Poor UK retail figures
The Chancellor’s annual UK budget statement was characterised as one that stuck to the rules, with the overall package of announced tax changes being fiscally neutral over the next five years. The budget was set against a backdrop of a modest improvement to the medium term outlook for growth and employment. This year’s forecast for GDP growth was nudged up to 0.8% with the number people in work set to rise by one million by 2016. The profile for government debt was also slightly improved since last year’s Autumn Statement with £11bn less projected borrowing and the debt burden expected to peak at 76.3% of GDP in 2014-15.
The Bank of England minutes from the March policy meeting revealed that the MPC voted 7-2 to maintain its asset purchase programme at £325bn. Two members saw an immediate need for a £25bn extension of quantitative easing to reduce the risk that persistently weak growth’ could do lasting damage to the UK economy. This should make May’s policy decision more finely balanced than the markets had previously expected – this took some of the steam out of GBP.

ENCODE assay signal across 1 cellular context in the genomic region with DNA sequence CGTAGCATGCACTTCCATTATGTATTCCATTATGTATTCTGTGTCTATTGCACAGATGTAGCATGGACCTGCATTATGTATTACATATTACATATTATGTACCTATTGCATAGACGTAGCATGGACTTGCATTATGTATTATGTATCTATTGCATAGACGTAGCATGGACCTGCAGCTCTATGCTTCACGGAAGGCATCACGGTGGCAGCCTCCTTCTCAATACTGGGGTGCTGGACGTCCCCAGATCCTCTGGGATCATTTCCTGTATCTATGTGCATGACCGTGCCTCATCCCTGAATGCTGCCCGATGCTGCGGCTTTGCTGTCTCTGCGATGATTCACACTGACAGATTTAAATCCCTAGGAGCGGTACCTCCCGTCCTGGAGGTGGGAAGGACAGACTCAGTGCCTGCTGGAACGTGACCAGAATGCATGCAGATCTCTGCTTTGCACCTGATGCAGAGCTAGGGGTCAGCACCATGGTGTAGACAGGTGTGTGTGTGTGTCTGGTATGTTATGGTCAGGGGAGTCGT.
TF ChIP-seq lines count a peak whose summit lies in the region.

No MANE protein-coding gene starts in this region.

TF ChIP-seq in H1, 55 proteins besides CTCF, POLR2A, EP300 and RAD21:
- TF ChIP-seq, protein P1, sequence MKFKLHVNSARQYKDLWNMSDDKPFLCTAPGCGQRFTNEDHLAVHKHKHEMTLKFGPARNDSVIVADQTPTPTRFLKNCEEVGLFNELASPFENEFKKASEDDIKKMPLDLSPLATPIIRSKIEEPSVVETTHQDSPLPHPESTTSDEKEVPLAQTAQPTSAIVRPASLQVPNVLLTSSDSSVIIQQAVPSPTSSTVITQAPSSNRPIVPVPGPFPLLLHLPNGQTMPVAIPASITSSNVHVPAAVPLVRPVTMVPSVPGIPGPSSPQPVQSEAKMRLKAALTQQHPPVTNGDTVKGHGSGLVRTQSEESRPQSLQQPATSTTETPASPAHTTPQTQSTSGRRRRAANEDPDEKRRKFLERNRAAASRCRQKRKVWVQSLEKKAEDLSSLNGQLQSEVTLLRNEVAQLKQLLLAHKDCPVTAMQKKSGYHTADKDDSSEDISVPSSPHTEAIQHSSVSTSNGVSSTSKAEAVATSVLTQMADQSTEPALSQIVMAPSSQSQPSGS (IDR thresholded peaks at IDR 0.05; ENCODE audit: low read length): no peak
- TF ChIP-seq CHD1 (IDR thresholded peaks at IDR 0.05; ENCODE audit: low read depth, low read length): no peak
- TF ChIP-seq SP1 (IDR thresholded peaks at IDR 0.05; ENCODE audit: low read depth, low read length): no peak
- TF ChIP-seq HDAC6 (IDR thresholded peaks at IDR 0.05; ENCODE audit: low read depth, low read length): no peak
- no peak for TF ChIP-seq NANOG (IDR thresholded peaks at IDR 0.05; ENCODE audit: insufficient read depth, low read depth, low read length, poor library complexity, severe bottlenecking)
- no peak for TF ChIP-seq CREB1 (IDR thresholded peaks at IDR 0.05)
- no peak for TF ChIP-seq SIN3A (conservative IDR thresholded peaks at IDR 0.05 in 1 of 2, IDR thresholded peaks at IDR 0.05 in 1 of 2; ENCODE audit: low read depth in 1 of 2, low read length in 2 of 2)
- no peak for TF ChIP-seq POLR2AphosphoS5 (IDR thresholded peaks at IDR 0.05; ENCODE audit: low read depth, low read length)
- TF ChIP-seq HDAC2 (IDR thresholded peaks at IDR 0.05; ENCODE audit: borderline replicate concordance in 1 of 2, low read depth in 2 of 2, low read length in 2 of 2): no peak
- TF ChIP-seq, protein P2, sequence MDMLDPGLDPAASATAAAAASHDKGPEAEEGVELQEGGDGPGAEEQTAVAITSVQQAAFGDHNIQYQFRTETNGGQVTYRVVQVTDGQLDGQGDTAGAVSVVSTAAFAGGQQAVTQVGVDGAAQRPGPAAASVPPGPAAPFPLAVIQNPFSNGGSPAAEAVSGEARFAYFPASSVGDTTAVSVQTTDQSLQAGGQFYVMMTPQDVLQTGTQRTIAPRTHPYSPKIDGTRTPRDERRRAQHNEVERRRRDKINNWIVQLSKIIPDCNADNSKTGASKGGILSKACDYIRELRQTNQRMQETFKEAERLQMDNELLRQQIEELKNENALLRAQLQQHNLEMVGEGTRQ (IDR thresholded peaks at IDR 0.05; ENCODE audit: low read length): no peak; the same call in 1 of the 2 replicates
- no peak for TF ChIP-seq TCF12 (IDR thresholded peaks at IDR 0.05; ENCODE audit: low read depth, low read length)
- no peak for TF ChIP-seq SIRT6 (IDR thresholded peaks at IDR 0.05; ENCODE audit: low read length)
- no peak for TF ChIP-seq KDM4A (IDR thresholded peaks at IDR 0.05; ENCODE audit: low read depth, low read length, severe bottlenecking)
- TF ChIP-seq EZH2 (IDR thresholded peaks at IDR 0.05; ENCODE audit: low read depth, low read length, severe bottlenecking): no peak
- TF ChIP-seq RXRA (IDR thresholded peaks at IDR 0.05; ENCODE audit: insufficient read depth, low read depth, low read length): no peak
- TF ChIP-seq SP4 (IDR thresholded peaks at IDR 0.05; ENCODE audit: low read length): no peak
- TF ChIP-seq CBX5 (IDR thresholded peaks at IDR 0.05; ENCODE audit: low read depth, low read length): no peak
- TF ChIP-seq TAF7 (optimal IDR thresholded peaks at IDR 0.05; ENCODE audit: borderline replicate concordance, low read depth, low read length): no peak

Meanwhile, US existing home sales dipped slightly last month but still recorded the strongest February in five years as the US housing market showed further signs of recovery. According to the National Association of Realtors, the seasonally adjusted annual rate of sales came in at 4.59 million.
UK retail figures have already disappointed this morning which has pulled GBP/USD back from 1.5850+ to 1.5750+. Eurozone purchasing figures also disappointed so this has kept GBP/EUR on an even keel but clearly leaves the dollar to benefit.
This morning Markets will pay careful attention to the US Fed’s Bernanke Speech.
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